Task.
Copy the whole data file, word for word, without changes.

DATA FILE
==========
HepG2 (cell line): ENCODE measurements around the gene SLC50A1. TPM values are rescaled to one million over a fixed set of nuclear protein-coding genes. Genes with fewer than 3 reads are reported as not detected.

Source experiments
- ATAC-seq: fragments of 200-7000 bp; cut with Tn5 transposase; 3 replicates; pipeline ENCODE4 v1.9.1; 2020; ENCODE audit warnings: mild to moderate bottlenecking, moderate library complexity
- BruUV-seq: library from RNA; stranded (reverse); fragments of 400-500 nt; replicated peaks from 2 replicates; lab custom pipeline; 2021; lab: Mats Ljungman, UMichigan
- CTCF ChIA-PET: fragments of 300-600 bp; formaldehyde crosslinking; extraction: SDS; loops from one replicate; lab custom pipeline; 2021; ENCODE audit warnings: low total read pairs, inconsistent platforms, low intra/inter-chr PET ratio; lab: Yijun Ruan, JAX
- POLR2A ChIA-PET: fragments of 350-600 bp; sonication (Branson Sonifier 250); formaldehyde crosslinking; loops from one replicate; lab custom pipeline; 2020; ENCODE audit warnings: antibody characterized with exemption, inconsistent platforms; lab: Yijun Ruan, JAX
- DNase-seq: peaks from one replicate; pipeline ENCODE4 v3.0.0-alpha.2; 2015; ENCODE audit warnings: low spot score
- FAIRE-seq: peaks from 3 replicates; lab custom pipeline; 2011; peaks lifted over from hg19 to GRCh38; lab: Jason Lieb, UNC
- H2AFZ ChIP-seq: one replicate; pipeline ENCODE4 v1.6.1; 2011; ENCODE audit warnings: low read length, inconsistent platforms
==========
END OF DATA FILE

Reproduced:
HepG2 (cell line): ENCODE measurements around the gene SLC50A1. TPM values are rescaled to one million over a fixed set of nuclear protein-coding genes. Genes with fewer than 3 reads are reported as not detected.

Source experiments
- ATAC-seq: fragments of 200-7000 bp; cut with Tn5 transposase; 3 replicates; pipeline ENCODE4 v1.9.1; 2020; ENCODE audit warnings: mild to moderate bottlenecking, moderate library complexity
- BruUV-seq: library from RNA; stranded (reverse); fragments of 400-500 nt; replicated peaks from 2 replicates; lab custom pipeline; 2021; lab: Mats Ljungman, UMichigan
- CTCF ChIA-PET: fragments of 300-600 bp; formaldehyde crosslinking; extraction: SDS; loops from one replicate; lab custom pipeline; 2021; ENCODE audit warnings: low total read pairs, inconsistent platforms, low intra/inter-chr PET ratio; lab: Yijun Ruan, JAX
- POLR2A ChIA-PET: fragments of 350-600 bp; sonication (Branson Sonifier 250); formaldehyde crosslinking; loops from one replicate; lab custom pipeline; 2020; ENCODE audit warnings: antibody characterized with exemption, inconsistent platforms; lab: Yijun Ruan, JAX
- DNase-seq: peaks from one replicate; pipeline ENCODE4 v3.0.0-alpha.2; 2015; ENCODE audit warnings: low spot score
- FAIRE-seq: peaks from 3 replicates; lab custom pipeline; 2011; peaks lifted over from hg19 to GRCh38; lab: Jason Lieb, UNC
- H2AFZ ChIP-seq: one replicate; pipeline ENCODE4 v1.6.1; 2011; ENCODE audit warnings: low read length, inconsistent platforms